For the next couple of years we became very involved in the Mormon Church and all the activities of the church and the Mormon way of living. From a family who did not attend church, we became a family whose life revolved around the church. We tried to become the perfect Mormon family by doing everything we were taught  to do.  We attended meetings, accepted callings, had family home evenings every Monday night, had family prayers, observed the Sabbath day by not watching TV or swim in the swimming pool, did not consume alcohol or coffee and did not smoke. When Julia reached the age of accountability ( eight years old) she was baptized by her father as well. By being worthy members Arpad  and I received our Temple recommends that allowed us to take part in sacred ordinances at the temple. Our family was sealed for time and eternity. Isabella was born into the covenant because she was born after our family received the sealing. There is no infant baptism in the Mormon church because children are born innocent. Only when they are eight years old, they reach the age of accountability when they can be baptized.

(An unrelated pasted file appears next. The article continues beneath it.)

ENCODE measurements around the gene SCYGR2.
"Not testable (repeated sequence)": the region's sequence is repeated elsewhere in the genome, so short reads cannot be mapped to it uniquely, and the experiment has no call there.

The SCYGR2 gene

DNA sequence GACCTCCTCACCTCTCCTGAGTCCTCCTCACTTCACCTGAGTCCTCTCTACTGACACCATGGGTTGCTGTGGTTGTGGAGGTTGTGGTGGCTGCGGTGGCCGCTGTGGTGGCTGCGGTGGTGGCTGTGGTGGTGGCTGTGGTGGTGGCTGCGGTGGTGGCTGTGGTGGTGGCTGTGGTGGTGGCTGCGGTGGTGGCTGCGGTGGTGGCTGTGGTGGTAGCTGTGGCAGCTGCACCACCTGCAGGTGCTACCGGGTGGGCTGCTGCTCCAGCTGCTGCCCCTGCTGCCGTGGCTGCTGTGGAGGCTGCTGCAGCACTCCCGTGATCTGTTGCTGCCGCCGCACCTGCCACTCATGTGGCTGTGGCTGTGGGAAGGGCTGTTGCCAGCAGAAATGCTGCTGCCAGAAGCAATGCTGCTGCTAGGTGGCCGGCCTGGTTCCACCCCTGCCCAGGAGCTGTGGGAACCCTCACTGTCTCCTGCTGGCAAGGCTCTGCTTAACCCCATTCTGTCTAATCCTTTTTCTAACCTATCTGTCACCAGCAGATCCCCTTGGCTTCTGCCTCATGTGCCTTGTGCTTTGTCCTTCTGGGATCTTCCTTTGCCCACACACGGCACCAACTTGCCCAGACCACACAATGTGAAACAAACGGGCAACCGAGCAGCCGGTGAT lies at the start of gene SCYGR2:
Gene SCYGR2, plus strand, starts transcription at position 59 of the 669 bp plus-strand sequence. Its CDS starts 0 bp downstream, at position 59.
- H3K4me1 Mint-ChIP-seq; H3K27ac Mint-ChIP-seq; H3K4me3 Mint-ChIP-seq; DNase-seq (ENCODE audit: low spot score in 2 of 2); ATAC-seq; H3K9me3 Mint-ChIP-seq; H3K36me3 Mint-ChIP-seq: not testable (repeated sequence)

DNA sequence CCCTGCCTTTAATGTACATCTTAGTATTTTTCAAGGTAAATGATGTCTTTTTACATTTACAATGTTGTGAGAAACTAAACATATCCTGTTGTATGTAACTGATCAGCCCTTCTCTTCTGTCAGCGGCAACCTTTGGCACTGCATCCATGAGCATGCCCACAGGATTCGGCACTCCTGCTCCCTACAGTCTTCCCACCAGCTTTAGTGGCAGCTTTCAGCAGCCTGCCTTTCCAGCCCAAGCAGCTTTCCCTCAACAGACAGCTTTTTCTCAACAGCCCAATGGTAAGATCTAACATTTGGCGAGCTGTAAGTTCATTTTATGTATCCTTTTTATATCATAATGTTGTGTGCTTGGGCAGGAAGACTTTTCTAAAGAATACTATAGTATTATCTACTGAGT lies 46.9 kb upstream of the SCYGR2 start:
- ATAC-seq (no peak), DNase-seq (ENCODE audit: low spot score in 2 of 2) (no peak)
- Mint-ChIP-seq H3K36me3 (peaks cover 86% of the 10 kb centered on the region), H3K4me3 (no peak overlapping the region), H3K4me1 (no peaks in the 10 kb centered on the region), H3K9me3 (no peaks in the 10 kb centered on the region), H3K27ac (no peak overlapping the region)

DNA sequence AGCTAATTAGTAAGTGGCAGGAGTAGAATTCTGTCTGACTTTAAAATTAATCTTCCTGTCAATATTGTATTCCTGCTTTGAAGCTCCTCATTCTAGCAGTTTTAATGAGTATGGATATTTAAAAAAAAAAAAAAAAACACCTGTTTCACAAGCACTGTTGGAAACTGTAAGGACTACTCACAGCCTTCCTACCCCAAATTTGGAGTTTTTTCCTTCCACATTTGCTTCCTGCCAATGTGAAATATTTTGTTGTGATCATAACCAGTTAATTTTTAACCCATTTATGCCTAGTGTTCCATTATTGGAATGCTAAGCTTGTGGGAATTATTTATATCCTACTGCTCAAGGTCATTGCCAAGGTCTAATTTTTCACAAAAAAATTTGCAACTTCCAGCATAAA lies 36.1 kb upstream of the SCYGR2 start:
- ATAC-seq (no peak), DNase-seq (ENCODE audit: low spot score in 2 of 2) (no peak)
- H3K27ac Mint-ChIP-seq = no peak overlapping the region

As the years passed, our fire started to die down and  after seven years of being faithful members we left the church. It didn’t happen all at once but gradually we became inactive. I think our daughters were happy about that. We returned for a short time when Isabella reached the year of accountability and she was baptized as well.  We still believe in baptism by immersion but the Mormon Doctrines were to hard to live up to and we started to question many of them. We lost our testimony of the church, plus we missed our morning coffees .